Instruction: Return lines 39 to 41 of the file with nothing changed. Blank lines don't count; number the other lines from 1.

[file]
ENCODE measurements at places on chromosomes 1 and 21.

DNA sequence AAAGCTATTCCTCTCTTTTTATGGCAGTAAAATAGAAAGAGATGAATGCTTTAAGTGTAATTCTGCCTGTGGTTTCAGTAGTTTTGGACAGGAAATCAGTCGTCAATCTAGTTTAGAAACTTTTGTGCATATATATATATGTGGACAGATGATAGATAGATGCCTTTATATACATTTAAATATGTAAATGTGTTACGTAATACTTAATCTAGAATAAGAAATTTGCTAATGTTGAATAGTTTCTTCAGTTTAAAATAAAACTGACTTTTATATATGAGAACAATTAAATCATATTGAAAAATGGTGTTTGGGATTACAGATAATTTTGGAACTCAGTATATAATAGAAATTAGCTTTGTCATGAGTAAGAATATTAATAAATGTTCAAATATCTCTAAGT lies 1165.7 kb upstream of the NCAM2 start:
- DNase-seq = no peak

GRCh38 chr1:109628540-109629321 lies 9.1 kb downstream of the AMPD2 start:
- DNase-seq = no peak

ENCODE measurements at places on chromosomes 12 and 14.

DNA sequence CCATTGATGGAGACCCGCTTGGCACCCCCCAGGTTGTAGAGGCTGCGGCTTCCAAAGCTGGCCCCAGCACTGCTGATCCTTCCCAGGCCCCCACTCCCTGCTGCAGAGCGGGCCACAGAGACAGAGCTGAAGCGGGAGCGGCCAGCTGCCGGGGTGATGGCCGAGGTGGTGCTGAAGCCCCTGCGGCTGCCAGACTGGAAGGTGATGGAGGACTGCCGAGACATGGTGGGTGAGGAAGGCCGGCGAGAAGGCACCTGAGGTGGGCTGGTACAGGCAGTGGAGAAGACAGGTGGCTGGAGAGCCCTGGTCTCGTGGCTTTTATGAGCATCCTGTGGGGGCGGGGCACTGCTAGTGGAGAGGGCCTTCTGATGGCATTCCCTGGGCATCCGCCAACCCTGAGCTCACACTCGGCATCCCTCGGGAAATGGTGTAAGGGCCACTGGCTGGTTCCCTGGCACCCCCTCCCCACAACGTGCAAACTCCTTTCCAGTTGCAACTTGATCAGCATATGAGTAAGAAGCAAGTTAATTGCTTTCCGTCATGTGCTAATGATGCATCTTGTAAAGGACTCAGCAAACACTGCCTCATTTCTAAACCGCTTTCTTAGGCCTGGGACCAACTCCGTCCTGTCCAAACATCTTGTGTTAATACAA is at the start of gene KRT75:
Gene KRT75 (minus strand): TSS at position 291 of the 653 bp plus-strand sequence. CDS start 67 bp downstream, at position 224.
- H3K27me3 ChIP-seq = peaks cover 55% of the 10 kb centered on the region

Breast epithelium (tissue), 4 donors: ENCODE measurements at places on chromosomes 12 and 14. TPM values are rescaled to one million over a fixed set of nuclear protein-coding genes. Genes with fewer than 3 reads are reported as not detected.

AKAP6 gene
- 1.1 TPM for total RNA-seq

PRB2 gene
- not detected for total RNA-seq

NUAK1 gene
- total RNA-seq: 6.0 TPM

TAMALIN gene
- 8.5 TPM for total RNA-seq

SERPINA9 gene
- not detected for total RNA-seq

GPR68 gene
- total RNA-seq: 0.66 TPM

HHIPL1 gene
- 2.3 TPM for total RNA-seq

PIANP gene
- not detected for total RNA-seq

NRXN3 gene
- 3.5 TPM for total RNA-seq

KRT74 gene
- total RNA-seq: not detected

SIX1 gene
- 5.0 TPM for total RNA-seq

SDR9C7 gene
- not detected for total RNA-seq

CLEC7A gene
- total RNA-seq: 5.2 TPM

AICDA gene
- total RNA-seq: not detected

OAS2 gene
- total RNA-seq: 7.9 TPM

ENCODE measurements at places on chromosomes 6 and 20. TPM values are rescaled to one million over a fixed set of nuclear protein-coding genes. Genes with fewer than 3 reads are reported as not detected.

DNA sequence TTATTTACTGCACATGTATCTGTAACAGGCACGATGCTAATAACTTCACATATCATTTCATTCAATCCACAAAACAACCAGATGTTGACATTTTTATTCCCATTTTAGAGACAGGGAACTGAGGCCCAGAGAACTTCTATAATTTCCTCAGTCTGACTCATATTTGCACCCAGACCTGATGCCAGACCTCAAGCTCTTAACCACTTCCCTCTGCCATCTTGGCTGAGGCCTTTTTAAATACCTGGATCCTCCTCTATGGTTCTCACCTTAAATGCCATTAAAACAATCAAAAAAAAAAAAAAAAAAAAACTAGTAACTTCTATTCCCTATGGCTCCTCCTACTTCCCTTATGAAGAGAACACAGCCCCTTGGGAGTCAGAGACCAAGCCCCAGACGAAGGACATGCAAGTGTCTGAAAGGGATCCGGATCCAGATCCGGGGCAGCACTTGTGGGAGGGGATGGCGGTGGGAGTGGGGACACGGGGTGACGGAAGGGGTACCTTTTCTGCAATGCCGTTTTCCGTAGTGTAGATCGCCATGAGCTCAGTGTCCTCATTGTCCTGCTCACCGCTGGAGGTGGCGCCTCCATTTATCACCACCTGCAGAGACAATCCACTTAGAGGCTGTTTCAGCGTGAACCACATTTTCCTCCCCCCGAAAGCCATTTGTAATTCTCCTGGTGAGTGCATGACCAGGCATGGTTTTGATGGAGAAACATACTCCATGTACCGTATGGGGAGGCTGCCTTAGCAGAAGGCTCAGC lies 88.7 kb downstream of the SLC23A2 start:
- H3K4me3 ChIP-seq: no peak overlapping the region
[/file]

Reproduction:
OAS2 gene
- total RNA-seq: 7.9 TPM

ENCODE measurements at places on chromosomes 6 and 20. TPM values are rescaled to one million over a fixed set of nuclear protein-coding genes. Genes with fewer than 3 reads are reported as not detected.